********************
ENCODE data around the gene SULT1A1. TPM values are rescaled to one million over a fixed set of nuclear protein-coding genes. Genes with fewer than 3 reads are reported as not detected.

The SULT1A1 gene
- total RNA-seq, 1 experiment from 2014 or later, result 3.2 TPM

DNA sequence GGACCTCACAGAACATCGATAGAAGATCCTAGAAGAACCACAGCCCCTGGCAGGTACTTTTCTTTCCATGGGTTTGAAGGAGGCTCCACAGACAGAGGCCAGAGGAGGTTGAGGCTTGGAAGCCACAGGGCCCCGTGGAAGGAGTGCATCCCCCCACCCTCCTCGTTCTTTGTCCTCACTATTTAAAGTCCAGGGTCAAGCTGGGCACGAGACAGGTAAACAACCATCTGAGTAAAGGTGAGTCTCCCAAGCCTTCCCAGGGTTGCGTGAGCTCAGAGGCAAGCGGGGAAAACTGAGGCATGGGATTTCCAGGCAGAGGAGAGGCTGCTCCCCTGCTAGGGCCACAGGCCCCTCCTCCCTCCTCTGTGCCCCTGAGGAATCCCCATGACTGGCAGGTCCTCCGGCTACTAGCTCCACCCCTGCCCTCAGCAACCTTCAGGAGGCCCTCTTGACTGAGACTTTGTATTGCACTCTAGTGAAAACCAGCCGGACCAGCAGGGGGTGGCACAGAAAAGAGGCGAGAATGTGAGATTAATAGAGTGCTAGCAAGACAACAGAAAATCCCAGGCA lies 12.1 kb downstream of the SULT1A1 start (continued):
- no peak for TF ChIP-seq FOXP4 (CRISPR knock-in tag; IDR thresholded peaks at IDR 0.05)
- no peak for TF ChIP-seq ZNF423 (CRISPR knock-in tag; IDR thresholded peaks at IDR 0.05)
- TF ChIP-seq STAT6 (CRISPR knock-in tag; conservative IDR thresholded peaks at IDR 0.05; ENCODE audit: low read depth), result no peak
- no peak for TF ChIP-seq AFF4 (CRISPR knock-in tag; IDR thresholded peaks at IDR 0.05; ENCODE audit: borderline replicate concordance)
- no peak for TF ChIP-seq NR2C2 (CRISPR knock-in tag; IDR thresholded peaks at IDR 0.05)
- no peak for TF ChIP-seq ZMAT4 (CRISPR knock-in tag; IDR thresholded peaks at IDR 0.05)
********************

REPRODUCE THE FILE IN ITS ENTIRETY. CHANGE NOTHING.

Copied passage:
ENCODE data around the gene SULT1A1. TPM values are rescaled to one million over a fixed set of nuclear protein-coding genes. Genes with fewer than 3 reads are reported as not detected.

The SULT1A1 gene
- total RNA-seq, 1 experiment from 2014 or later, result 3.2 TPM

DNA sequence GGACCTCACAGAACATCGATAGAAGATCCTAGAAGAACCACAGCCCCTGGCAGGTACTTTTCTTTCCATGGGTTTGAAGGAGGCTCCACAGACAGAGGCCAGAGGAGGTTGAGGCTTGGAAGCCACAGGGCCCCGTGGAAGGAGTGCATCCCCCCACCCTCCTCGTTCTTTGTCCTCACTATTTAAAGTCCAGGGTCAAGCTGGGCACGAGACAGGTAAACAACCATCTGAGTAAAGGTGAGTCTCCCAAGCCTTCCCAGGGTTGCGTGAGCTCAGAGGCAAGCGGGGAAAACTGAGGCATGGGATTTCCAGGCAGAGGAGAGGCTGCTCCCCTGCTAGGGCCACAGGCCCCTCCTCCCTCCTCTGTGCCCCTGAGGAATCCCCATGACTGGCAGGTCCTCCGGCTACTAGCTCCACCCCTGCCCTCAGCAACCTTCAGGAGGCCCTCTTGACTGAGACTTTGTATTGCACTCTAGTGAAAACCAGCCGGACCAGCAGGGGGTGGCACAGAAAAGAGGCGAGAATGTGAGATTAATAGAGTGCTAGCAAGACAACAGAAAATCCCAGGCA lies 12.1 kb downstream of the SULT1A1 start (continued):
- no peak for TF ChIP-seq FOXP4 (CRISPR knock-in tag; IDR thresholded peaks at IDR 0.05)
- no peak for TF ChIP-seq ZNF423 (CRISPR knock-in tag; IDR thresholded peaks at IDR 0.05)
- TF ChIP-seq STAT6 (CRISPR knock-in tag; conservative IDR thresholded peaks at IDR 0.05; ENCODE audit: low read depth), result no peak
- no peak for TF ChIP-seq AFF4 (CRISPR knock-in tag; IDR thresholded peaks at IDR 0.05; ENCODE audit: borderline replicate concordance)
- no peak for TF ChIP-seq NR2C2 (CRISPR knock-in tag; IDR thresholded peaks at IDR 0.05)
- no peak for TF ChIP-seq ZMAT4 (CRISPR knock-in tag; IDR thresholded peaks at IDR 0.05)